Planktonic Algae - Conditions and Control Options
Planktonic algae are microscopic plants that live in every drop of pond water. These primitive creatures are extremely important to the aquatic ecosystem because they are the base for the food chain and are largely responsible for the chemistry of the pond. Planktonic algae are important because they produce oxygen and food for the animals that live in the pond. These tiny plants get their nutrients directly from the water, so their growth and reproduction are dependent on the amount of nutrients (i.e. fertilizer) in the water. Because stormwater ponds collect water flowing from yards and roads in the community, they often grow an abundance of algae as a result of the many sources of nutrients in residential and commercial developments.
Is murky green water unhealthy? Should the water be clear?
No, not necessarily. The murkiness is a sign of a growing plankton population which is responding to nutrients that have washed into the pond. This is Nature's way of capturing nutrients that might otherwise contaminate rivers and beaches. The image on the right shows a healthy pond where green algae are managing nutrients in the water.
Can too much algae become a problem?
Yes. A severe algal bloom can cause a fish kill because the death and decay of the algae will remove oxygen from the water.
How do I know that I have too much planktonic algae?
Use a secchi disk or a white object that will sink and tie it to a string. Mark the string at 18 inches above the object, and lower the object into the pond. If the object is still visible at 18 inches below the surface, the pond does not have too much algae. If the object disappears before 18 inches below the surface, you likely have an algae bloom that is increasing the risk of a fish kill due to low oxygen.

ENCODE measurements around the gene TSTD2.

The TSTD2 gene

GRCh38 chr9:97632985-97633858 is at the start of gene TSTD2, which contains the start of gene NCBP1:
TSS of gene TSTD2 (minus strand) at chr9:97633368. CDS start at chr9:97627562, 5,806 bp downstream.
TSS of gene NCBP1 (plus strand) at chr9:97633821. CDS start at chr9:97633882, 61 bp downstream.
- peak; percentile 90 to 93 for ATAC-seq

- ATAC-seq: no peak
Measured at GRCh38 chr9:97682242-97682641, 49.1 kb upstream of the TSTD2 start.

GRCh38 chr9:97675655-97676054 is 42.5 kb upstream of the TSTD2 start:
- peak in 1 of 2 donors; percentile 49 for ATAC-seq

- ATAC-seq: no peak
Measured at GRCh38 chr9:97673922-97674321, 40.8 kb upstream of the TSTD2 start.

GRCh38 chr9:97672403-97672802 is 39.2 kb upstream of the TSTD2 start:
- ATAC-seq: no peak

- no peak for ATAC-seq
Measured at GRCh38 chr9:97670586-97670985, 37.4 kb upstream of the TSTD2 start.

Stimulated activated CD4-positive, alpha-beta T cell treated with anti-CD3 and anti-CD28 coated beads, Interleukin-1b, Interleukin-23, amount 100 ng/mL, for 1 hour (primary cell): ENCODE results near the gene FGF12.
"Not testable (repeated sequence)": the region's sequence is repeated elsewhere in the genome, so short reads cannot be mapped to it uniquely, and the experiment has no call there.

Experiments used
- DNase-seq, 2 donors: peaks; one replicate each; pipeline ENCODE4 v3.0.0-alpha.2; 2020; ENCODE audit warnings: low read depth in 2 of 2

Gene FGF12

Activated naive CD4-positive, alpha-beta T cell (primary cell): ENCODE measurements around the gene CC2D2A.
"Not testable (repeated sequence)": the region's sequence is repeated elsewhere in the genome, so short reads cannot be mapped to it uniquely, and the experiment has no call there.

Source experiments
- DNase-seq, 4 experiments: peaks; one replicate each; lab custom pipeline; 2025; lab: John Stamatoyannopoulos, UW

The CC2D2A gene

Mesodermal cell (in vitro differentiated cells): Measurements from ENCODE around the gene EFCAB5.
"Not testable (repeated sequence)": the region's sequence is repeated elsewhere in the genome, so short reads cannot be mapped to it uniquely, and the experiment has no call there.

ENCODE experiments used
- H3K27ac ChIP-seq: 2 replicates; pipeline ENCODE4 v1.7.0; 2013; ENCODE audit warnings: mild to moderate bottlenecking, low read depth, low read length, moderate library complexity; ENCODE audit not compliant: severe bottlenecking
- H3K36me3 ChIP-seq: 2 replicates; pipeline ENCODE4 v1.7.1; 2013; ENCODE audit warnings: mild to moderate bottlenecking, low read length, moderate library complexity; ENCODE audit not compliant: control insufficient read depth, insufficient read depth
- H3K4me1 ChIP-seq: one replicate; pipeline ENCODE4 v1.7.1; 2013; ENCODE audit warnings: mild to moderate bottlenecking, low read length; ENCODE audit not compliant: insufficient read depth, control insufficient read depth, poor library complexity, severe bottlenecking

Are there any particularly bad algae?
Yes. One group of algae, known as blue-green algae (cyanobacteria), can produce toxins that can affect the health of fish and animals that come into contact with the water. Cyanobacteria often become problems when the pond receives too much phosphorous, a condition that is most often associated with runoff that contains excessive lawn fertilizers or animal wastes. Cyanobacteria are normally very bright green and usually form a film on the surface. Most other planktonic algae are darker green and do not form surface films. There are some cyanobacteria that do not form surface films and a few that are filamentous. On occasion a pond may develop "red algae," which also may be harmful to aquatic animals. "Red algae" are not actually algae, but their growth and control are similar to that of other planktonic algae.
How do I control planktonic algae blooms?
The only ways homeowners can prevent recurring algae blooms are 1) to reduce the nutrients washing into the pond and 2) to use other plants or compounds to absorb nutrients from the water. Licensed applicators can treat algae blooms using properly labeled herbicides, but, unless the nutrients are reduced, the chemical herbicides will provide only temporary control of algae blooms. Also, ponds that are experiencing an algal bloom are more likely to have a fish kill when treated with an herbicide because of the rapid death and decay of the algae, so it is important to provide adequate circulation when ponds develop severe algal blooms. (See section on Circulation/Aeration)
Can homeowners or HOA officers apply aquatic herbicides to stormwater ponds?
No. In most cases stormwater ponds are considered to be community property because multiple property owners abut the pond. The water moves freely from one property to the next and usually the HOA, a delegated community entity, has a maintenance easement. Anyone applying herbicides to the water is liable for damages that may occur from that application. Only pesticide applicators licensed in category 5 (aquatic herbicides) should apply labeled herbicides to stormwater ponds.
How can homeowners or HOAs prevent and control algae blooms?
- Soil test before fertilizing your lawn to prevent over-fertilizing.
- Sweep/blow fertilizers and grass clippings off of roads and driveways to prevent them from washing into storm drains.
- Do not apply fertilizers on the bank slopes of ponds.
- Do not discard grass clippings or yard waste in ponds, ditches, or street drains.
- Pick up pet waste.
- Do not wash cars in driveways - the soaps break down into nutrients that grow algae. Wash cars on the lawn instead and use phosphorus-free soaps.
- Do not feed fish, turtles, or waterfowl. These animals turn food into fertilizer and are healthier when they feed themselves naturally.
- Plant wetland plants along the shoreline to filter runoff and absorb nutrients.
- Place floating wetlands in the pond to extract nutrients directly from the water.
- Consider circulation systems that increase oxygen conditions in the pond.